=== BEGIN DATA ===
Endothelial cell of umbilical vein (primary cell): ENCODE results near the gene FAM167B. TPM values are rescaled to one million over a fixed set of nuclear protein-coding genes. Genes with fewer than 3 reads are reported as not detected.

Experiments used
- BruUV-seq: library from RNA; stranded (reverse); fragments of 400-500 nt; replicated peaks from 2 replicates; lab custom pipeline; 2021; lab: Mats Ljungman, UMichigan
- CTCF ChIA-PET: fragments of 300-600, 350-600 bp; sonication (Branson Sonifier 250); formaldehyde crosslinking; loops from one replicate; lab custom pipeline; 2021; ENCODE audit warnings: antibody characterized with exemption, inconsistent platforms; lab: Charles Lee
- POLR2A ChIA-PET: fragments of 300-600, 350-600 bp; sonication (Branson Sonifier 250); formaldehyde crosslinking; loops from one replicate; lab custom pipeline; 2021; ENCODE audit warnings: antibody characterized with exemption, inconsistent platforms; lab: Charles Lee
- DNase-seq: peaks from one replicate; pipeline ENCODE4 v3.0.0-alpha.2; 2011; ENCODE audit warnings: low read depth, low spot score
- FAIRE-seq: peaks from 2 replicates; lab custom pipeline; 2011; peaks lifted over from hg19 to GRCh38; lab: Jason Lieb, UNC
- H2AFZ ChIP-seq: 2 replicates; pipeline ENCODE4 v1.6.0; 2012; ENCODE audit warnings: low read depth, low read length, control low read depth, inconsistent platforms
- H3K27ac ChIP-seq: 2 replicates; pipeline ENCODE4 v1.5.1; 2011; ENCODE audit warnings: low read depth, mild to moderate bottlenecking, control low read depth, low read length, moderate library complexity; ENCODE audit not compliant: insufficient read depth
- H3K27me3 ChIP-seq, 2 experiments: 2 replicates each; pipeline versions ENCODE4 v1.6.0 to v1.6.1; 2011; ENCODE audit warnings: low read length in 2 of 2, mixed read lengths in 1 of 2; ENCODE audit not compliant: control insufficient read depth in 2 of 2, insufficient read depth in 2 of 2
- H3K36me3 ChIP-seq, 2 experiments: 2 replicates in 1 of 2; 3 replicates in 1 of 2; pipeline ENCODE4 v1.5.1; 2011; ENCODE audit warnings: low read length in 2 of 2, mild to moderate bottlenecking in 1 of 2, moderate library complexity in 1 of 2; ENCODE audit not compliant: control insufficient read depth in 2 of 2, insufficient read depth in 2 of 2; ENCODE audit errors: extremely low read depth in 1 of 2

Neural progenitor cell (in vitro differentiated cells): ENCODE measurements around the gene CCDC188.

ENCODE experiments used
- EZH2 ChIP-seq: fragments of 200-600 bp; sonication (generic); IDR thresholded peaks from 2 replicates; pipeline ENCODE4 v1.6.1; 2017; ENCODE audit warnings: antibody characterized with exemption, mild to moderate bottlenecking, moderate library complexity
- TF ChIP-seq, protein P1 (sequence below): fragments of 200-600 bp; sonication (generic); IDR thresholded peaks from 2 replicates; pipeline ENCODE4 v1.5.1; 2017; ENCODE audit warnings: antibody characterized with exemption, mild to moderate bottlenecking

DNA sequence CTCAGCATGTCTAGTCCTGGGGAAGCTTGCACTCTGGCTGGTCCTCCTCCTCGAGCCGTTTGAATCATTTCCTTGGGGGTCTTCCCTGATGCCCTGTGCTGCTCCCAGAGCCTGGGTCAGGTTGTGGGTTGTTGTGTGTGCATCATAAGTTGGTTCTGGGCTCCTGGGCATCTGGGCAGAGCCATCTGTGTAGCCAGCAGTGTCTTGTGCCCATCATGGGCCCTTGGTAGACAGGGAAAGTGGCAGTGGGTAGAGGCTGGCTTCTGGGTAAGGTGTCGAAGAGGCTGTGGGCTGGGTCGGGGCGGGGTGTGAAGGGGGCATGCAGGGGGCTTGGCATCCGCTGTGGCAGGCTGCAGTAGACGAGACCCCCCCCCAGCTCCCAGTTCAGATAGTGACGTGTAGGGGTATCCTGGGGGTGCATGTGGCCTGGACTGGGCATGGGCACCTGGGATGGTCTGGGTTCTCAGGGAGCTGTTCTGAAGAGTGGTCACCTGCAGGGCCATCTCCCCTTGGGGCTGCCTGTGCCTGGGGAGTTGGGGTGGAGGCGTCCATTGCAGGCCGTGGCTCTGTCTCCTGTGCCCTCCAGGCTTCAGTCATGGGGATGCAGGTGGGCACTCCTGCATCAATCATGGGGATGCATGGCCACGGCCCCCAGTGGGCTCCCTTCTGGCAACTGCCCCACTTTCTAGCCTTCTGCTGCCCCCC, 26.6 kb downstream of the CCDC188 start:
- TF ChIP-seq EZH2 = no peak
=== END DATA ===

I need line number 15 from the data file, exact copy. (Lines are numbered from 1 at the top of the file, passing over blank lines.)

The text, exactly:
- TF ChIP-seq, protein P1 (sequence below): fragments of 200-600 bp; sonication (generic); IDR thresholded peaks from 2 replicates; pipeline ENCODE4 v1.5.1; 2017; ENCODE audit warnings: antibody characterized with exemption, mild to moderate bottlenecking